Diaz said he wrote the book, in part, to acknowledge the deep sexism that pervades our culture but frequently remains unaddressed. He admits that, by tackling the topic head-on, he risks writing a book that is perceived as sexist (or is sexist). But he quoted a favorite line from James Baldwin: "Not everything that is faced can be changed, but nothing can be changed until it is faced." In this light, Diaz feels he has a moral obligation to reckon with male privilege. "I think the average guy thinks they're pro-woman, just because they think they're a nice guy and someone has told them that they're awesome," he said. "But the truth is far from it. Unless you are actively, consciously working against the gravitational pull of the culture, you will predictably, thematically, create these sort of fucked-up representations."Ok, I can get down with some of that: expose, Brother Díaz, how sexism pervades our culture by writing sexist male characters. I understand the nice guy critique, it surely doesn't evade sexism. Avoids yes, but doesn't address. But, neither does your work, from what I can tell. Like, where is the critique, in the text? Does just writing extremely sexist characters who fuck up their relationships with women over and over and over again and then hang out with friends who also fuck up their relationships with women, see women as p*ssy props and do whatever they want to do really a critique of the sexism that pervades our culture? You expose it, but is this something we don't know? Cause I'm pretty sure I'm familiar with the ways that sexism socializes men to treat women like shit [update: in talking with someone about this post I described his writing as p*ssy dripping sexism, which is what it feels like when I read it].
One of the comments to the Atlantic article, written by a woman of color, compared Díaz' work to hip-hop. Sexist, yes, but also informational--like telling her what to expect--perhaps an excellent comparison and reminiscent of Joan Morgan's argument in Chickenheads. Who states,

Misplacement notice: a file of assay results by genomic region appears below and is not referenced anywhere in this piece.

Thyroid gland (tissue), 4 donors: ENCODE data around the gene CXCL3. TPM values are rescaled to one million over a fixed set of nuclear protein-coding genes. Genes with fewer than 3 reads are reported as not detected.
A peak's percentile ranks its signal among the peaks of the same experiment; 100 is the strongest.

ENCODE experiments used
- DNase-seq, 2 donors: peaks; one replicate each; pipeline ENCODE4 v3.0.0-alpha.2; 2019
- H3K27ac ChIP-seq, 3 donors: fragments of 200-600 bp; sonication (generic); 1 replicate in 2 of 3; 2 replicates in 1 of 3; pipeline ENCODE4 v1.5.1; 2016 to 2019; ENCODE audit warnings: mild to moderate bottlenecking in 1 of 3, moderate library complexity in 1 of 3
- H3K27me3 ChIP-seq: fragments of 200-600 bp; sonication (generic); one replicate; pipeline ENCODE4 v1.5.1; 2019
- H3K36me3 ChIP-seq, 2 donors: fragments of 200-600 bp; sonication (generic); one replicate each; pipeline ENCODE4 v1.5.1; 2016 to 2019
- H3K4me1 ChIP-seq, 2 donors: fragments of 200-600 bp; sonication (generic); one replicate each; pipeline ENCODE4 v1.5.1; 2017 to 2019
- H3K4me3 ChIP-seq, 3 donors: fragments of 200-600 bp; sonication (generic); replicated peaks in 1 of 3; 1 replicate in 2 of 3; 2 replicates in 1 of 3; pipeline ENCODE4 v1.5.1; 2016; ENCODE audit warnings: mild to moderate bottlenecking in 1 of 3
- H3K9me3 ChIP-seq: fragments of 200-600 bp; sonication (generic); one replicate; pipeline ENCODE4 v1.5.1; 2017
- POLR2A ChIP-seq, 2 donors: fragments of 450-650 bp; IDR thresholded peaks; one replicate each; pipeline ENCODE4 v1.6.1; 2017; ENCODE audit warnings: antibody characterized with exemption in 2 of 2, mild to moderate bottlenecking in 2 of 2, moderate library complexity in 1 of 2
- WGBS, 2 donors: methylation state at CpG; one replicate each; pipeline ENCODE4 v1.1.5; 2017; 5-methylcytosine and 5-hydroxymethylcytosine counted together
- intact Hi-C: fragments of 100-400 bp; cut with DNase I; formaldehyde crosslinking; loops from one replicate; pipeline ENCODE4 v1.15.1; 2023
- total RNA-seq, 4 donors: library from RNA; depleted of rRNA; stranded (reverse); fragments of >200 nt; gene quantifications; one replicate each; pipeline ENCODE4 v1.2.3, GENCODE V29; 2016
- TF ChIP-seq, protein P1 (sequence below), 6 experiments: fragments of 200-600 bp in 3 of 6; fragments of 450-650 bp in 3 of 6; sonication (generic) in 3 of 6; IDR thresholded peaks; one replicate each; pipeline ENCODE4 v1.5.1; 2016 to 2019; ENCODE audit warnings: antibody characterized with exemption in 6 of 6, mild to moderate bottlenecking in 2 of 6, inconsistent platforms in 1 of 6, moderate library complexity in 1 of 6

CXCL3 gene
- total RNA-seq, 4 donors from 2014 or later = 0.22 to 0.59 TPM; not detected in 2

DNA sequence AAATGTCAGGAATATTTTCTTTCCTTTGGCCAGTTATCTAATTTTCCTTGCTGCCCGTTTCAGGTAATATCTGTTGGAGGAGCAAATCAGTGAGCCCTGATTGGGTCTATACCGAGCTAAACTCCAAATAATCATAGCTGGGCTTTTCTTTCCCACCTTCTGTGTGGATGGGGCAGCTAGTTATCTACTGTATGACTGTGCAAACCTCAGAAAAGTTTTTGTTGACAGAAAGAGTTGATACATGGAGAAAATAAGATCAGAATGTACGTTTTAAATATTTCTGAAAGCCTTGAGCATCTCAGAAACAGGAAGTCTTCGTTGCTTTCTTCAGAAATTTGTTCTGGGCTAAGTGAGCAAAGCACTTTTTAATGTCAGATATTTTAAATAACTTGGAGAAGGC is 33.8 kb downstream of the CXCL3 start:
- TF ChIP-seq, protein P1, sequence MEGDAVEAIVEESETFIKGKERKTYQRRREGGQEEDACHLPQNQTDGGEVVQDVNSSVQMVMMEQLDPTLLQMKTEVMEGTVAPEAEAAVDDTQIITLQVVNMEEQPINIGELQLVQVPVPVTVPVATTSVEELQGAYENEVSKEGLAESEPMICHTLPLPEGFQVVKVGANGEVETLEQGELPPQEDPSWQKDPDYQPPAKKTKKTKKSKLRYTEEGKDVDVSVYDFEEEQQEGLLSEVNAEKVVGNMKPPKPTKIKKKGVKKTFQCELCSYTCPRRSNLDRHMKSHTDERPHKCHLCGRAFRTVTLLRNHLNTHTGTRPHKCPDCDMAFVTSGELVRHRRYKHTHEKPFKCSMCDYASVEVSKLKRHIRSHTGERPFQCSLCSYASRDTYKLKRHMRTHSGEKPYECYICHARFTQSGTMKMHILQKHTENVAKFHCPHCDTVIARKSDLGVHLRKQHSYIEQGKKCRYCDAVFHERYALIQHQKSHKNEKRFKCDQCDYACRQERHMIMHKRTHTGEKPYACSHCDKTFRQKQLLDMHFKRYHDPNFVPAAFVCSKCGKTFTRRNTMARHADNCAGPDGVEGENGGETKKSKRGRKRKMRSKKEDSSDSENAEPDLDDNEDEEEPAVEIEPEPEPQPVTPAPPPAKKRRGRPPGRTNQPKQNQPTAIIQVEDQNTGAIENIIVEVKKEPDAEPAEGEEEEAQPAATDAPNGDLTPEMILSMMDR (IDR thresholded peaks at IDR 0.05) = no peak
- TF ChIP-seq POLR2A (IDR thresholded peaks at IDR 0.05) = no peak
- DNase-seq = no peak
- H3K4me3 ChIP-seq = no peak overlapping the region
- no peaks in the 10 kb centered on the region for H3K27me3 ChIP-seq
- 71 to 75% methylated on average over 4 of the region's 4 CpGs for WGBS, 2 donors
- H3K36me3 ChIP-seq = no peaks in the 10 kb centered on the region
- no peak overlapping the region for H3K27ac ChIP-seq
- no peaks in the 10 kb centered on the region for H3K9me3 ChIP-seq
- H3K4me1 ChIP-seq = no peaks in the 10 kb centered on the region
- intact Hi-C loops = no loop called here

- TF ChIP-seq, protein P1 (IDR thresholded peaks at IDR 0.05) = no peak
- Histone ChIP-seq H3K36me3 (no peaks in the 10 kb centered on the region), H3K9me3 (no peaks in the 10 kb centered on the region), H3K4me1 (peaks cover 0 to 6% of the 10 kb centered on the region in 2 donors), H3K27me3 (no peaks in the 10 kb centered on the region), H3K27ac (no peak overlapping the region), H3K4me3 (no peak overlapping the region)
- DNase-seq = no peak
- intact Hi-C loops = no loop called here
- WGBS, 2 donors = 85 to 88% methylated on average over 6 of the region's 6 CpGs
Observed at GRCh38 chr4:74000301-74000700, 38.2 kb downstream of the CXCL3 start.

My decision to expose myself to the sexism of Dr. Dre, Ice Cube, Snoop Dogg, or the Notorious B.I.G is really my plea to my brothers to tell me who they are. I need to know why they are so angry at me. . . As a blackwoman and a feminist I listen to the music with a willingness to see past the machismo in order to be clear about what I’m really dealing with (Morgan 1999: 42)That makes sense to me. And maybe it's time to go back and re-read Morgan in conversation with Díaz. Because, when I listen to hip-hop, it's often clear to me that it's a performance, I don't actually feel like Lil' Wayne, Jay-Z, or any of the other brothas hate me (ok, maybe Chris Brown). But, I don't feel that separation with Junot Díaz . It's too simple to say that he is Yunior, although he may be, but there is not one other character in his book(s) that interrupts the sexist homophobic spew of the narrator. The women are slutty silent props with little to no agency, the other men are equally as condemning of women, and while I do think it is a bold stance to "deconstruct a cheater" and have him as your primary character, I don't see it as challenging sexism. And, as I have written before about hip-hop and in relationship to Morgan's words, men are not my primary partners--brothers, father, and friends, but not lovers. So what's the pull towards Diaz for a queer audience? What does Diaz offer in the movement against relentless heteronormative and increasingly homonormative ideals? Cause that's what I'm looking for and have yet to find in his text. And, if he treats women this way in his text, then what does that mean for queer bodies--in his mind, written word, and his consumption? I don't see the two as separate. The two battles of patriarchy, which he eschews above and heterosexism. p.s. I'm not really feelin' his use of James Baldwin in his quote.
Baldwin who was never confused about the intersections of sexism and heterosexism and, in particular, how that affected men of color. As he states,
I need a little more complexity, Brother Díaz. Because using Baldwin as a prop, coupled with your text, is really how you lose me. I'm not entirely gone yet, I'm not throwing you out completely, but... And while my peoples will never lose me, I do want to know what I'm missing.
In conversation and love,